A movie’s premise is important in obvious ways, more so for me, because there is nothing, I hate more than a great premise being squandered on an average or bad movie; likewise, there’s nothing that will get me as excited as a great premise being done justice by a great movie. Thankfully, His house is the latter; a great and timely premise that meets an unrelenting horror movie that is as poignant as it is horrifying in all the best ways. I really loved this movie and I’m going to spent the rest of the article gushing over it.
His House is about a refugee couple, trying to adjust to life in an English town, after a horrific escape from war-torn South Sudan. Like all great horror movies, His house is not about the spooky ghosts and monsters that haunt them; it is about the characters and what those monsters represent. However, with something as relevant and important as the current situation in South Sudan, the crew had a difficult job balancing nuance and not pulling punches with their messaging, alongside horror and supernatural elements, and I feel they did a fantastic job; its not perfect by any measure and there are a few standout moments where they dropped the ball on this specific issue, but overall, its fantastic work, especially considering this is Remi Weekes’ first feature-length movie.
Let’s talk about Remi Weekes for a bit first; he’s excellent. The movie oozes with a great sense of style, some influenced by imagery that combines the horrific and exotic, this filthy touch to everything that makes the movie feel dirty, the great setting up and framing of each shot; visually he is excellent, but the narrative is not left by the waste side. The story is deeply impactful and is not afraid to call out certain topics or to be very aware of itself and play to its strengths. Some will find that corny or too earnest, but personally it hit me right where it needed to and scared the crap out of me, so I can’t complain; beyond the allegories and themes, the character work is exceptional as well. It’s not as unique as the thematic content, but it is as well done and as memorable; I loved Rial’s journey, but Bol is a captivating character; their journey is harrowing and grounded in reality, but their woes are not done yet, no matter how much they want them to be. However, their current troubles are supernatural and deeply personal in a way that no one would believe them or care enough, which the movie clearly defines is what would happen with shady remarks; whatever they went through, it was to escape, not to go back.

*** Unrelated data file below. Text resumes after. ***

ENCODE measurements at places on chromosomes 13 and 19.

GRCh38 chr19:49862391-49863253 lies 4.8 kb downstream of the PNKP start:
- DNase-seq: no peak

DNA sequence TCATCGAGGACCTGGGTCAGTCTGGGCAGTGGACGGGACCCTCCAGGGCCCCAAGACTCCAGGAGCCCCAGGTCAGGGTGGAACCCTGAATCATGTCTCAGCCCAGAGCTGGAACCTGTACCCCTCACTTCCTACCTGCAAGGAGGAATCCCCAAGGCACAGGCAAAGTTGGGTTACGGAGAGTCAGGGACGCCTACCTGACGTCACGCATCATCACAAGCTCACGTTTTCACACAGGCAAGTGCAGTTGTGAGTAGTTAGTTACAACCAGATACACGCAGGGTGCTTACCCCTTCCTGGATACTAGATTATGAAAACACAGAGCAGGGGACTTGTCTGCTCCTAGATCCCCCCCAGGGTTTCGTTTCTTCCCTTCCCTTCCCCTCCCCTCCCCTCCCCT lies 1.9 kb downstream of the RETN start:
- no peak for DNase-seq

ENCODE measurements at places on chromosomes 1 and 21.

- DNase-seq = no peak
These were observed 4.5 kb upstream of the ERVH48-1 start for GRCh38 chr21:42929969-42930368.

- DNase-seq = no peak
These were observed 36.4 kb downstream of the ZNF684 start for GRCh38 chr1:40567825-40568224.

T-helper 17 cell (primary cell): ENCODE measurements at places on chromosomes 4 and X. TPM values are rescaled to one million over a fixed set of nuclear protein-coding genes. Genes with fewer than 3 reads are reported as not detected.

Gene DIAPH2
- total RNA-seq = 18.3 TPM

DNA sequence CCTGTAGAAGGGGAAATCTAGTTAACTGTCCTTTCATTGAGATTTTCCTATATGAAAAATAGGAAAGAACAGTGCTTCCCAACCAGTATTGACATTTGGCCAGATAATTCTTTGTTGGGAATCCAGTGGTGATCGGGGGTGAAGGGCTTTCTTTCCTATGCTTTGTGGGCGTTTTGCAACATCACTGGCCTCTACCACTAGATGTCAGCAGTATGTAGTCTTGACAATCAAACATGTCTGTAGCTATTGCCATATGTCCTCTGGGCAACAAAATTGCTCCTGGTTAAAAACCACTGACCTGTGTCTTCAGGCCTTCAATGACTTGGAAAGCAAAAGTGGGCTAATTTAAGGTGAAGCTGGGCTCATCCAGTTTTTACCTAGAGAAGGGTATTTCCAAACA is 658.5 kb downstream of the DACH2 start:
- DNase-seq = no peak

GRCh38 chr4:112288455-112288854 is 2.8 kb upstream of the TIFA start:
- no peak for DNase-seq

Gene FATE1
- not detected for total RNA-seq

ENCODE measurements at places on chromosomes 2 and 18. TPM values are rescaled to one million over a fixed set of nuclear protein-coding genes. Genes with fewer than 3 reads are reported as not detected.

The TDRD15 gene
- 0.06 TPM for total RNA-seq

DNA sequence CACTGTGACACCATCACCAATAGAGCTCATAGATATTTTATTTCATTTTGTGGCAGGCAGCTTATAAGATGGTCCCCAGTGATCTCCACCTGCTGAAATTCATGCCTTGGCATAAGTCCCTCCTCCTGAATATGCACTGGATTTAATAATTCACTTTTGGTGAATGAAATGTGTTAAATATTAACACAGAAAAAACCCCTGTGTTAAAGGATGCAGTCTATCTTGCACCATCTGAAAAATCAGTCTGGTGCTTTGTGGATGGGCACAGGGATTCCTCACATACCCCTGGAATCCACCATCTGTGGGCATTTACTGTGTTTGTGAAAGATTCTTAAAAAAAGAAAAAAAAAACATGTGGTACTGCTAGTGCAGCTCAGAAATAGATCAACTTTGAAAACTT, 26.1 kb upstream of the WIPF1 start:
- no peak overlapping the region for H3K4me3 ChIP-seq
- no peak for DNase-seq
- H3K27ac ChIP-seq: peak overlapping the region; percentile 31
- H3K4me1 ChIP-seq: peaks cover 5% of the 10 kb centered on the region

Sope Dirisu and Wunmi Mosaku are both the reason their characters work so well and why the movie eventually succeeds; you believe their struggles, but more importantly, the gratefulness they feel to be in England and be given a chance at citizenship. This is where Bol’s character, in particular, excels at; he will hang out at a pub and start singing football chants with other regulars just to fit in, and will not confront anyone about their ludicrous-sounding problems because he will not have gone what they went through to go back. Where others see a broken house that is still “bigger than my flat”, Bol and Rial see a chance at a new life; but there is an uneasiness between them that slowly seeps out. They know what they went through and slowly that begins to affect them individually, but also as a couple who lost someone important to them on their journey. There is a fine balance between the “real” and “supernatural” elements that the movie wants to maneuver in and the great writing and phenomenal acting is what allows it to do so.
Audiovisuals are a mixed bag; as I’ve mentioned, the filthy look this movie has and the monster designs, as well as camera movements and framing for both dramatical and horror effects are top notch. But audio is something that goes unnoticed completely; for sound design that is the desired effect, but for music that’s not something to be proud of. I do think that the soundtrack could have elevated moments and scenes even more, but sadly it does not.
Regardless of the lackluster music and occasional “on the nose” writing, His house is a fantastic horror movie and a premise that as soon as you hear it you’ll go “that sounds so natural” and fortunately they deliver on it. I’m excited to see what is next for most of the crew and I’m glad Netflix still is willing to bet on interesting and ambitious concepts from relative unknowns; sure, we’ll get a few stinkers, but we’ll also get great movies from time to time.